“Almost 100 million users have chosen the # 1 messaging app to replace the others. The new messaging application is simple, intuitive, personalized… ”. This is the first thing you could read in the Play Store about Go SMS Pro, a very popular chat application. In fact, so much so that it had been downloaded and installed about 100 million times. And we talk about it in the past tense because Google has deleted it from its store. The reason?
Exposure of user data.
As websites like TechCrunch have discovered, Go SMS Pro has a massive security flaw that potentially allows people to access sensitive content – private data – that you have sent with the application. And although the manufacturer of the app was informed of the problem months ago, the truth is that they have not released a single update in all this time to solve it.
How much and what kind of private information is leaking from the application? This is what TechCrunch has found with the profiles it has been able to see due to the bug:
– Phone number of a person
– Screenshot of a bank transfer
– Order confirmation that included someone’s home address
– Arrest record and “much more explicit photos than we expected, to be quite honest,” according to cybersecurity reporter Zack Whittaker
The problem is in the URL
Go SMS Pro uploads all media files that are sent to the Internet and makes them accessible with a URL, according to a Trustwave report. When you send a media message through Go SMS Pro, such as a photo or video, the application uploads the content to its servers, creates a URL pointing to it, and sends that URL to the recipient. If the recipient also has Go SMS Pro, the content appears directly in the message, but the application continues to upload the file and continues to create that link for public access on the Internet.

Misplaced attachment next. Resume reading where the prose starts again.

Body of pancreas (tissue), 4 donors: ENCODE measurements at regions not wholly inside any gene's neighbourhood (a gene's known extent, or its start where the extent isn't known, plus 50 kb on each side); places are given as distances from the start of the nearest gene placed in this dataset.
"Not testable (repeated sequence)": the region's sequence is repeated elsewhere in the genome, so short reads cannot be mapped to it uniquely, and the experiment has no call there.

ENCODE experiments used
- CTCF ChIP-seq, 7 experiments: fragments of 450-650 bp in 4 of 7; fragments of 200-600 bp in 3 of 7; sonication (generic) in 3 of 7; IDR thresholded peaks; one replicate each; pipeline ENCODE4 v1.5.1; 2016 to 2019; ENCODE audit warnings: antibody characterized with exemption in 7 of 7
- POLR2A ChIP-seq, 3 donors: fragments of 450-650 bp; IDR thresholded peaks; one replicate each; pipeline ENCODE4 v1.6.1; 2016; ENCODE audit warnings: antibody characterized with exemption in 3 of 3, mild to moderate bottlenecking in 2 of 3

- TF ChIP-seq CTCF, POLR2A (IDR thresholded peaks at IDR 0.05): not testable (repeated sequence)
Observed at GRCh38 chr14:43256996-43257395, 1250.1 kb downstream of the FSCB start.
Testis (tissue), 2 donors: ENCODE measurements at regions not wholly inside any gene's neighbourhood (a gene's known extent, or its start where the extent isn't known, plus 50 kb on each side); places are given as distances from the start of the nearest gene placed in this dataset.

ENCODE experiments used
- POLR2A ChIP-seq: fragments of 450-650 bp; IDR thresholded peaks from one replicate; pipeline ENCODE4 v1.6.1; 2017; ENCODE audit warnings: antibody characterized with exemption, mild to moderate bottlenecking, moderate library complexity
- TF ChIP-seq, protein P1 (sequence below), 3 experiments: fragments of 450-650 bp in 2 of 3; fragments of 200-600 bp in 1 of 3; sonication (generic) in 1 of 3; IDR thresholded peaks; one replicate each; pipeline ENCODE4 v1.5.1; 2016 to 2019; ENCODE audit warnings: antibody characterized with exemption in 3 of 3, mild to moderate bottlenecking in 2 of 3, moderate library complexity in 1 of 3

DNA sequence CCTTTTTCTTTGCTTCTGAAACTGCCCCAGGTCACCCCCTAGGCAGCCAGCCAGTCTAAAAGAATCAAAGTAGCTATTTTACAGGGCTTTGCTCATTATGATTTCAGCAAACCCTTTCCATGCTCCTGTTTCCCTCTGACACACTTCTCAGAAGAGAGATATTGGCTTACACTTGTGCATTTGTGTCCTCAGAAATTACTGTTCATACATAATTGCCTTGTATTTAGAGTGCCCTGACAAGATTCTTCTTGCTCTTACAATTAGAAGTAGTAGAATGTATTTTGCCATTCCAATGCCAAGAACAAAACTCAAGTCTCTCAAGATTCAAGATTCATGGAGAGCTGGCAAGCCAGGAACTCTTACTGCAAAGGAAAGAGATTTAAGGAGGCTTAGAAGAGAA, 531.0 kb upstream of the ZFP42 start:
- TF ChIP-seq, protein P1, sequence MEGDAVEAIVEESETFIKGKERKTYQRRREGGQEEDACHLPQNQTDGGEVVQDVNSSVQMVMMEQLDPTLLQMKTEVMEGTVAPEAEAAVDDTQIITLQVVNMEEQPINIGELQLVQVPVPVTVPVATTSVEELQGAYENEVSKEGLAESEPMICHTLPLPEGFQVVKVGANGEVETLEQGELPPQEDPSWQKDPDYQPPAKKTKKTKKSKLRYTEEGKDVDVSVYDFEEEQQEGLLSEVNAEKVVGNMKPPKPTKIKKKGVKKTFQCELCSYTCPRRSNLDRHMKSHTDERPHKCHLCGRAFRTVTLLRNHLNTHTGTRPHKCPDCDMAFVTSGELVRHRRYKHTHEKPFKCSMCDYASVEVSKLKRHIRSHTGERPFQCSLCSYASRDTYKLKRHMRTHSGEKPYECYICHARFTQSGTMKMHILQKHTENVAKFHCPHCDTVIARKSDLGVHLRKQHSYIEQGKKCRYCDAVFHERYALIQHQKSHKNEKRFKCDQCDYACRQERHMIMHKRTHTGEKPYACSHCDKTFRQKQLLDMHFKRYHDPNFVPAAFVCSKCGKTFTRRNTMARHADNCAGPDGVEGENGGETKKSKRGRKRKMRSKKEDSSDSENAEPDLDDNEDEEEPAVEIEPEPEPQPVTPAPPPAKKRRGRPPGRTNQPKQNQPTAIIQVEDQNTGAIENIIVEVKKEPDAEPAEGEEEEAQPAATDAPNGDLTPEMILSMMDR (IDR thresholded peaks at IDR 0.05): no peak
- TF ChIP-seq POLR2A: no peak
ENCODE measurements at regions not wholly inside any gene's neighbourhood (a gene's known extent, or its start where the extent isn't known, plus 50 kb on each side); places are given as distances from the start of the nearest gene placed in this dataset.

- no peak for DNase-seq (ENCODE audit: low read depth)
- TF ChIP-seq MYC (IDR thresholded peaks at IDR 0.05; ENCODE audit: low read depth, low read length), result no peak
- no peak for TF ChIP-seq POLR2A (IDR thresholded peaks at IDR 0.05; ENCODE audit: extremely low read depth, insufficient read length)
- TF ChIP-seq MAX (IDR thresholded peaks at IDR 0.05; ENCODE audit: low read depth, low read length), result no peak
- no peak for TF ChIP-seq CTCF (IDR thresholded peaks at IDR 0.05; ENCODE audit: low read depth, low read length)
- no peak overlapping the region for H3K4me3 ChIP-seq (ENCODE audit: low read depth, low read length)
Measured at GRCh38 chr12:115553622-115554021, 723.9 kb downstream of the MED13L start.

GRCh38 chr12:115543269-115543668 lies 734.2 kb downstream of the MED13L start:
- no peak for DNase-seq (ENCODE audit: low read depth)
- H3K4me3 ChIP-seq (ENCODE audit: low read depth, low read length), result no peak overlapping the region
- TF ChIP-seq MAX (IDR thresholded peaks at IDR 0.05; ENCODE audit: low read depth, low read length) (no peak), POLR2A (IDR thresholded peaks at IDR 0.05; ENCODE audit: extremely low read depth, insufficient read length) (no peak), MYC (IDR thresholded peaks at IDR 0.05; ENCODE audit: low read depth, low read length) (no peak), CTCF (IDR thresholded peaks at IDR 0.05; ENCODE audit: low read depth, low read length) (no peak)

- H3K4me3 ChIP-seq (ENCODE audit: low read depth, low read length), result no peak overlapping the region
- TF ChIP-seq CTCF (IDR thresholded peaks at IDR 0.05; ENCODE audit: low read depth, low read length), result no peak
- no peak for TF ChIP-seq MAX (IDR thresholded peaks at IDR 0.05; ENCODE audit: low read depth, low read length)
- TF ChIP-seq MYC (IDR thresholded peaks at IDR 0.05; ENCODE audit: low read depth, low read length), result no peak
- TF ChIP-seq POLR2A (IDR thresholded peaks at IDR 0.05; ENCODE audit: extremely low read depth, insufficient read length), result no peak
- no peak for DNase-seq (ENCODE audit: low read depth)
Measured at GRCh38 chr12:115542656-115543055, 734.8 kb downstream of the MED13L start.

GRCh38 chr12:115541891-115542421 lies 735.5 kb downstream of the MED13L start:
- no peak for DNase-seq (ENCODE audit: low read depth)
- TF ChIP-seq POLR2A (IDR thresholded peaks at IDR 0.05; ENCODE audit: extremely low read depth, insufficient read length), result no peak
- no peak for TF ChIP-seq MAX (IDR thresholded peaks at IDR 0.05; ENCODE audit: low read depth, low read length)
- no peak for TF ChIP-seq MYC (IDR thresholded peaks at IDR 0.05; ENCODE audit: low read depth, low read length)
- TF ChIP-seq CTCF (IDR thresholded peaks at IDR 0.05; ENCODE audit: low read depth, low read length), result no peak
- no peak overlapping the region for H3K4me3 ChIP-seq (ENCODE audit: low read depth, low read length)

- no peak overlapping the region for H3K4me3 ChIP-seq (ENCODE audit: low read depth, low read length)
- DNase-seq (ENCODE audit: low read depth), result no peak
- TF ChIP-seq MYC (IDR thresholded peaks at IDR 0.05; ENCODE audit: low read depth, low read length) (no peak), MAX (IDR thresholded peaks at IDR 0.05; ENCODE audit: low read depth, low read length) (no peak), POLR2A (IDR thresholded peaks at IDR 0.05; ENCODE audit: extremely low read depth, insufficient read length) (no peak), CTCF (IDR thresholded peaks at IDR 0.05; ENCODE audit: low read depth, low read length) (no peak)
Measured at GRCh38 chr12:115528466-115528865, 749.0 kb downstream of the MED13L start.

That URL is where the problem lies: No authentication is required to look at the link, which means that anyone who has it can see the content it hosts. And the URLs generated by the application apparently have a sequential and predictable address, which means that anyone can look at other files just by changing the correct parts of the URL.
In theory, you could even write a script to auto-generate sequential URLs so that you can quickly find and navigate through a lot of private content shared by people using Go SMS Pro.
Worse still, the app developer has not responded, so it is unclear if this vulnerability will ever be fixed. The Trustwave website said it has contacted the developer “up to 4 times since August 18, 2020 to notify him about the vulnerability, with no response.” TechCrunch tried to send two emails connected to the app, and one of them bounced with a message saying that the inbox for that address was full.
Another email was opened but was not answered, and a follow-up email has not been opened. The Verge outlet tried to contact the developer for a comment via an email listed on the Play Store, but the email was returned with a “recipient’s inbox full” message. And the developer’s website listed in the Play Store seems to be broken.